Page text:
Why horses in transition are "sore on gravel"

The transition from shod to barefoot is not about "toughening up" the sole. It is not the sole that is sore, it's the corium -- a layer of living tissue on the bottom of the coffin bone that grows the sole. Iodine or other drying treatments do not speak to the actual problem. Putting gravel in the horse's turnout to "toughen the feet" will work against you; wait until after transition is completed

When we have a stretched white line -- due to the lack of nutrition in a shod hoof, or due to the mechanical forces of a flare -- the coffin bone sinks away from the hoof wall and presses down onto the sole corium. The corium gets inflamed by the constant pressure of the bone. When the horse walks on gravel or rocks, it hurts. It's like when you have an inflamed finger; you'd rather not bump into sharp corners with it.

Below is a cross-section diagram through a hoof with a tight white line (left), and a hoof with a stretched white line (right). Notice that the coffin bone actually hangs lower inside the hoof capsule; it sits down onto the sole corium and inflames it; and the sole is flatter.

10_transition_1_inflamed_corium

The horse will not go sound-on-gravel (or other hard, uneven terrain) until the white line has healed and tightened up, and the coffin bone is held firmly up inside the hoof wall. This should generally happen within a year, with a consistently renewed mustang roll.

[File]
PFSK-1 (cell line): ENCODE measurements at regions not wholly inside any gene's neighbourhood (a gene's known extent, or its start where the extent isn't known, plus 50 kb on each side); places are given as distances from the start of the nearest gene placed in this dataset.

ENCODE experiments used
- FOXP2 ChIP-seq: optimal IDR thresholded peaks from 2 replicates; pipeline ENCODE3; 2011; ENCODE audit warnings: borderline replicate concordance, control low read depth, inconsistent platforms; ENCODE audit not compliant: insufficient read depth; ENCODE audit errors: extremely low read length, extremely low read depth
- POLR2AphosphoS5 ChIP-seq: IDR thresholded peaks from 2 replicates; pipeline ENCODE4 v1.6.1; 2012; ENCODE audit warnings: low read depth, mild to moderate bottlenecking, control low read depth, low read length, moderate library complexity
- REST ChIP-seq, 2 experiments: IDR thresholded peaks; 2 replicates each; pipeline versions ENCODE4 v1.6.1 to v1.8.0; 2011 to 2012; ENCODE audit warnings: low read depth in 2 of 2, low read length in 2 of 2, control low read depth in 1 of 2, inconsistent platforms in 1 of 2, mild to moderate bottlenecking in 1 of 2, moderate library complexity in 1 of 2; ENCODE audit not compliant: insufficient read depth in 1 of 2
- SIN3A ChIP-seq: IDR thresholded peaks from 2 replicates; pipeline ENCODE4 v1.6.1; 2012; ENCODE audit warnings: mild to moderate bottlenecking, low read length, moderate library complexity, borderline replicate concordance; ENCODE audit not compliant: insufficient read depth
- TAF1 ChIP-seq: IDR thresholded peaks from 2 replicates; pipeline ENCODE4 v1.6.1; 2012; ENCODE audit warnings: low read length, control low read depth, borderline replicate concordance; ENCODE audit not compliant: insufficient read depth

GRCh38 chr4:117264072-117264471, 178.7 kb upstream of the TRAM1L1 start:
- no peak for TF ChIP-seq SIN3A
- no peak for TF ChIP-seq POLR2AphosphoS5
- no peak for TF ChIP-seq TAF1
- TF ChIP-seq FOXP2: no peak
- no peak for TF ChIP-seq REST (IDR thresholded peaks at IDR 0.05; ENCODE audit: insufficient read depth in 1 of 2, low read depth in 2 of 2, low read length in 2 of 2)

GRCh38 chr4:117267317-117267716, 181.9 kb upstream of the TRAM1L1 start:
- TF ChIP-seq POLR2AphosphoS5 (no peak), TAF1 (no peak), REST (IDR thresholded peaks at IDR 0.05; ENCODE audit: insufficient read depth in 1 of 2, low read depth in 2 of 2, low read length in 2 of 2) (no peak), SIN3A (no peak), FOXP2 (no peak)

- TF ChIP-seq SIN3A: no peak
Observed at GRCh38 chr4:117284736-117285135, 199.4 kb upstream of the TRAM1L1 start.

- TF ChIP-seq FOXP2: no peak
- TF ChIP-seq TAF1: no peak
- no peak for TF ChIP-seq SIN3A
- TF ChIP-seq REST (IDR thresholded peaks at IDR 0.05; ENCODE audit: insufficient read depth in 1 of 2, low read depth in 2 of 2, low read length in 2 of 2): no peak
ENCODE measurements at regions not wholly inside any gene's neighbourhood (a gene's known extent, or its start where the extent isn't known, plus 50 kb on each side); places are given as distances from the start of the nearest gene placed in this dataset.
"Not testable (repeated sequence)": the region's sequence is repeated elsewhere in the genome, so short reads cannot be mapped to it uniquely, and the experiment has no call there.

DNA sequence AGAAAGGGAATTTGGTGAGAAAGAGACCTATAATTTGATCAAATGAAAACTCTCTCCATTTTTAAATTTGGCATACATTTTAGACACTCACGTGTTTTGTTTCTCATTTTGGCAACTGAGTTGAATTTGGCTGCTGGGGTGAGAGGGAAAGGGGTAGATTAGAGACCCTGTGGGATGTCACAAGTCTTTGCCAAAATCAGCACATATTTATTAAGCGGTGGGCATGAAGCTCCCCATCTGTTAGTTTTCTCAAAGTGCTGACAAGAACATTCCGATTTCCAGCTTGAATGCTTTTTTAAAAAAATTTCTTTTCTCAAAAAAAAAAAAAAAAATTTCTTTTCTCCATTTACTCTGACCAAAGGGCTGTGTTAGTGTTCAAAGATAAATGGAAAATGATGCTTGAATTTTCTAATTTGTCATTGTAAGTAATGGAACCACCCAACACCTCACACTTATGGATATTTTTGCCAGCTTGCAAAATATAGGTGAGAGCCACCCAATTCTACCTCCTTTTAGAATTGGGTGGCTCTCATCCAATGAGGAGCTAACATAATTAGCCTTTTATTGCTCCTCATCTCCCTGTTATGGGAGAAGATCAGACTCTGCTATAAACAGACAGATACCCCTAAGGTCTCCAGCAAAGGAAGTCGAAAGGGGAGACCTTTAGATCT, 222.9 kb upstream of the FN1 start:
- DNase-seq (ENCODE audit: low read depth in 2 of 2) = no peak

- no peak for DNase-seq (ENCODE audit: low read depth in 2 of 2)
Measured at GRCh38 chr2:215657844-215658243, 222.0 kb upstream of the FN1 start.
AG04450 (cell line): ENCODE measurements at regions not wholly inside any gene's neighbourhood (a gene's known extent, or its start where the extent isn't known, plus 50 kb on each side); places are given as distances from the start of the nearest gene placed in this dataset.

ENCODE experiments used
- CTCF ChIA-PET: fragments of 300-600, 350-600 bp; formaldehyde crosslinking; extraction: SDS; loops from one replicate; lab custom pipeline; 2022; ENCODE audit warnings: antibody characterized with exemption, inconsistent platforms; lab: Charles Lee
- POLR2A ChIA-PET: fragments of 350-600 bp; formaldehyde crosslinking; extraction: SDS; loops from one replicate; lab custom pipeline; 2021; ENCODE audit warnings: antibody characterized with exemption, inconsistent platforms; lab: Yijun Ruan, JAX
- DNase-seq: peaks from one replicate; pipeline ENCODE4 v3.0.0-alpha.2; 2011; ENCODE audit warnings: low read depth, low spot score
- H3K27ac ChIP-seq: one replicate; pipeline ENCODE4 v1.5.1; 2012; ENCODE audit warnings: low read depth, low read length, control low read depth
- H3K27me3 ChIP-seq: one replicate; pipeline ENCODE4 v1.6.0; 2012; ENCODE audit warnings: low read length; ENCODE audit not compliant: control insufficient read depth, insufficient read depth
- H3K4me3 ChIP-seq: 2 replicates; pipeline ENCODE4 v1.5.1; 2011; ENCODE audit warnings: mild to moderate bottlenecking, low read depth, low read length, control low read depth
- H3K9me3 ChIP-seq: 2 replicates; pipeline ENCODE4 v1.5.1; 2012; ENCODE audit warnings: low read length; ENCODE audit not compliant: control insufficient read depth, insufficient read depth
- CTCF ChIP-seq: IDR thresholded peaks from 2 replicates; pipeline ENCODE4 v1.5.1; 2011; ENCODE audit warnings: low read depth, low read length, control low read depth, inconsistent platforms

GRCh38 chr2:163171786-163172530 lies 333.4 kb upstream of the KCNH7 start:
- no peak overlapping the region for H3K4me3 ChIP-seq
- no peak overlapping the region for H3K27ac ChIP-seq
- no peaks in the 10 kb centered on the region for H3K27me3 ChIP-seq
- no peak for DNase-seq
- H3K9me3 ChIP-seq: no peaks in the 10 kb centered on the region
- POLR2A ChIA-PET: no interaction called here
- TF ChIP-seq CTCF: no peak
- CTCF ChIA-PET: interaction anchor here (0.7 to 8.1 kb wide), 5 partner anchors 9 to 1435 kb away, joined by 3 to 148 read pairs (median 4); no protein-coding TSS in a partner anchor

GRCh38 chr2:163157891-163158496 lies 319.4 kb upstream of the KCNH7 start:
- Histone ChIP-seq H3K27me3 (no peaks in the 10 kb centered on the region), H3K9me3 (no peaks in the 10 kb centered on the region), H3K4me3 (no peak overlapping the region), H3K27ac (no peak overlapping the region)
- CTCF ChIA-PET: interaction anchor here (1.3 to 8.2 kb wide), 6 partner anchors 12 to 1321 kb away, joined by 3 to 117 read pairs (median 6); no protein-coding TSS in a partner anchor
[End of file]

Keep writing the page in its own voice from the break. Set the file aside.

Winter is a hard time for transition horses. Expect that your horse will be sore when the ground freezes, through the first and sometimes the second winter after pulling the shoes, even though he is sound on soft ground. You may need to provide boots for turnout on frozen ground.

Some transitioning horses go sore on deep sand or very soft arena footing. This is because the soft landing doesn't provide enough concussion to flex the hoof, so that there is reduced circulation and the feet become uncomfortably congested. The best solution I can suggest is to ride at least 10 minutes on firm ground, before and after the arena work, to get lots of circulation inside the hooves.

There are types if arena footing that are quite firm without being slippery. One kind used in my area is quarry screenings left over from making gravel. I would like to see us replace soft arenas with firm footing that gives the feet enough concussion. After all, for many of our horses, the arena is where their hooves get most of their work.

No hour of life is wasted that is spent in the saddle.  ~ Winston Churchill